Tabehsa teaches me a lesson

I'm such a jerk. I don't entirely regret the comments I made in this post because in large part I still feel everything expressed there. However, The Universe does have a consistent, particularly annoying way of teaching me, shutting me up, and putting life back into perspective. Sometimes these lessons are waiting for me years down the road, in some cases I'm forced to recalibrate immediately. In the case of my cold feet about tutoring Tabesha, The Universe smacked me around the very next day.

I parked my car and walked around the corner toward her house. Before I even saw her daughters playing in the front yard, I heard: "TEACHER! TEACHER IS HERE! MOOOOOMMMMMM! TEACHER!" When I was close enough to the house to see them, I spotted her three-year-old running around in crazy circles, her arms flailing above her head, "TEACHER!" Her other daughter had already run inside to fetch her "MOOOOOOMMM!" Once I was inside I saw that Musa, her husband, was still at the table eating dinner. Tabesha was busy in the kitchen, but poked her head out and told me to sit, sit, sit down at the table.

I struggle to know if it's worse to eat their food and take that much needed resource away from her large family, or if it's worse to insult her by refusing hospitality. Ultimately, knowing what I do of her family and her culture, I opted to respect her hospitality. As I sat down at the table my eye caught Musa tearing mystery meat from the bone with his hands and sopping up the dripping sauce with a huge dinner roll. I don't eat red meat (or shellfish, pork, dark meat of any kind, the list goes on) and my first thought was, "It's only been ten years or so...I'm sure your body will figure out how to digest this mystery animal. You can do this..."

I sat down and was immediately presented with two huge dinner rolls, a large bowl full of cucumber/tomato/olive oil/spices salad, three large pieces of said mystery meat, and, thankfully, utensils. It smelled fantastically spicy and I told myself to "...dig in. Eat it with lots of bread. Enjoy the salad. Don't think about it. Don't be rude." Knowing how expensive this meal was for her family, now was not exactly the time to have a lesson on the quite-privileged-if-you-think-about-it word "vegetarian."

Musa was in a reflective mood and talked a lot about Africa as I gingerly attempted to cut my meat from the bone with an old butter knife. His kids running in the front yard on a busy street caused him to comment: "In Africa, if our neighbors saw danger, they would protect our kids. We all raise kids. Children belong to everyone in the village. Here, in America, my daughter could run into the street and no one would protect her." With my mouth full of red meat and cold dinner roll, I watched his face as he said this and my heart broke.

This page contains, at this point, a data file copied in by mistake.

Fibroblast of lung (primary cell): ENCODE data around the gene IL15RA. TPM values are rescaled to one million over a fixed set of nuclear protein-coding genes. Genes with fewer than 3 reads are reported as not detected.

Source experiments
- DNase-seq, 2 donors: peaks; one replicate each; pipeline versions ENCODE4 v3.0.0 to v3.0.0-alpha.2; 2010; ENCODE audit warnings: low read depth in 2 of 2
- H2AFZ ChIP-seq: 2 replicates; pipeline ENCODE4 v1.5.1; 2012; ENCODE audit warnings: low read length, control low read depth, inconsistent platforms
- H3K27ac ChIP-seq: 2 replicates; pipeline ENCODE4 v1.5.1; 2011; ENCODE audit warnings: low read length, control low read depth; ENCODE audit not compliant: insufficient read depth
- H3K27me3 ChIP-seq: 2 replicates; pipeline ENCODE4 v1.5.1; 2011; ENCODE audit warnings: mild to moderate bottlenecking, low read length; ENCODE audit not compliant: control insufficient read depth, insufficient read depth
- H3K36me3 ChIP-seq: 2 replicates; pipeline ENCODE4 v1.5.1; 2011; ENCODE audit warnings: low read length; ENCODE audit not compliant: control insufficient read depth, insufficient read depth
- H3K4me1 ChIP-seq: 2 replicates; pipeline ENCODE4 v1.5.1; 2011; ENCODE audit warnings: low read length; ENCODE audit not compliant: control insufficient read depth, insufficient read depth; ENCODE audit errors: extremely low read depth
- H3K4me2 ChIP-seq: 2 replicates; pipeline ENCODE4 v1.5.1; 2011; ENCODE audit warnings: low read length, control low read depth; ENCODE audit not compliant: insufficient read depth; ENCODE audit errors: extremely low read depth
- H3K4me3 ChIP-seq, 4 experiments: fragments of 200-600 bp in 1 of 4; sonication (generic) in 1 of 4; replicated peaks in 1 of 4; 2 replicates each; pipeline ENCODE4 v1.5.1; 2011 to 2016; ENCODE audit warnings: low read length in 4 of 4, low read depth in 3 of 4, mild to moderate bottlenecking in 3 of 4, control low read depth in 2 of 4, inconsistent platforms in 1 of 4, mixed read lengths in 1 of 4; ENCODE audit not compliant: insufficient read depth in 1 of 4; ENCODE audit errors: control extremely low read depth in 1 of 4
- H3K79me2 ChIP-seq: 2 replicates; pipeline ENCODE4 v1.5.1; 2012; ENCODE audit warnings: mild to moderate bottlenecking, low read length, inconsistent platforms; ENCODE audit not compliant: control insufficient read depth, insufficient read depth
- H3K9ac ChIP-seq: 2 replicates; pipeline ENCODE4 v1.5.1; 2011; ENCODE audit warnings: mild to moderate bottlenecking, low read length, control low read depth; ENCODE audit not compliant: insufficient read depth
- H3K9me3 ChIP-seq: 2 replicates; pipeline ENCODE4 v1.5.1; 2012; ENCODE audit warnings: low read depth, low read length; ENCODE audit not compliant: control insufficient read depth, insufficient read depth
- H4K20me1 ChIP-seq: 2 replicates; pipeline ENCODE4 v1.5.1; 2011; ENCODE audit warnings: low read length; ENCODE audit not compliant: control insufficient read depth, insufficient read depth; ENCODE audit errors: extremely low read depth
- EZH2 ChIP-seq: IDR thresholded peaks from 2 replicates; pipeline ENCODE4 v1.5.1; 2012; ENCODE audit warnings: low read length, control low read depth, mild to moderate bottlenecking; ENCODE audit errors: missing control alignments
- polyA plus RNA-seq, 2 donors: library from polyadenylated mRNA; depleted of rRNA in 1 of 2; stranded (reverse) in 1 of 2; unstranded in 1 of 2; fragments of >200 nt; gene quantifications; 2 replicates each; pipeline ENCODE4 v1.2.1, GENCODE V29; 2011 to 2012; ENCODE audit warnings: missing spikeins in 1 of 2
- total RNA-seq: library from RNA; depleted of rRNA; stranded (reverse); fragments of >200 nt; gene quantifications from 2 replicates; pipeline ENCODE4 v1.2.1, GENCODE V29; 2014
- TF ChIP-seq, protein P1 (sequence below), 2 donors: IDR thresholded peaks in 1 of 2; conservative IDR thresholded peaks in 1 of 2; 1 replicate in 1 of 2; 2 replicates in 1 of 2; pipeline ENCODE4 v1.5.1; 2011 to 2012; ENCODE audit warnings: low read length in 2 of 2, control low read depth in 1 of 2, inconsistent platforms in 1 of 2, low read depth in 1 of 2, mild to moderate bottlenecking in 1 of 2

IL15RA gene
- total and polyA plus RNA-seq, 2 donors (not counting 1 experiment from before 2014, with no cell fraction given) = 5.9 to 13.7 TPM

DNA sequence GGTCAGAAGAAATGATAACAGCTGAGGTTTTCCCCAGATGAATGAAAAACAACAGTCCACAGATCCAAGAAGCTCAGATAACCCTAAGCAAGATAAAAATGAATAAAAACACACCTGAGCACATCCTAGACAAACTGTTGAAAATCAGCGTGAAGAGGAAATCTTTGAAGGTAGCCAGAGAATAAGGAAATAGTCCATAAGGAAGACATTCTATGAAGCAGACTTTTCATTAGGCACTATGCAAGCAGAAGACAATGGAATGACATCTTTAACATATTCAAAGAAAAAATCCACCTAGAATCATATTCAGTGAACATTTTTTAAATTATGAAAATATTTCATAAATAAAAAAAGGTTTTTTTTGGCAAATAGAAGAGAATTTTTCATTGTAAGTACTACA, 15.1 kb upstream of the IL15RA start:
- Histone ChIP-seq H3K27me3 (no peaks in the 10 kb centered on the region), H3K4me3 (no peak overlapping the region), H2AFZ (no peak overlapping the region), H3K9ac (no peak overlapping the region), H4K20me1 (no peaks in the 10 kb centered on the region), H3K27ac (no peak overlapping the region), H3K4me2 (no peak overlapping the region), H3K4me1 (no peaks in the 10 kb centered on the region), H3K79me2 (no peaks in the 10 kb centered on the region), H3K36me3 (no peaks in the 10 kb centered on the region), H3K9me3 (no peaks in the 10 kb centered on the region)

Fast forward to my salad being gone, one dinner roll and two out of the three pieces of meat consumed, and I thanked them as I got up from the table. Musa pointed to the third piece of meat and said, "Sit, sit, sit. Eat, eat, eat." "Oh, I'm very full," I said as I held my stomach and smiled. "Thank you for sharing. Tabesha is a good cook. That was good. Thank you." I headed to the living room for our lesson. Musa called after me, "If you are ever in our home and you are hungry, you say so. If you are in our home, you are our family. You are our teacher and you live here to. This is your home, teacher, and your food." Tabesha smiled and nodded along to his words. Again, my heart broke.

So I have a busy job. So I have a lot of commitments and events and stuff going on after work. So it takes me a fair amount of time to prepare each lesson for her, twice each week. So what?

To drive this lesson home, The Universe watched us and smiled knowingly as Tabesha and I sat on the couch for 40 minutes after the lesson was over...talking and laughing and teasing each other, having a great time.

Note to Self: Get over yourself.

Monday Madeleine

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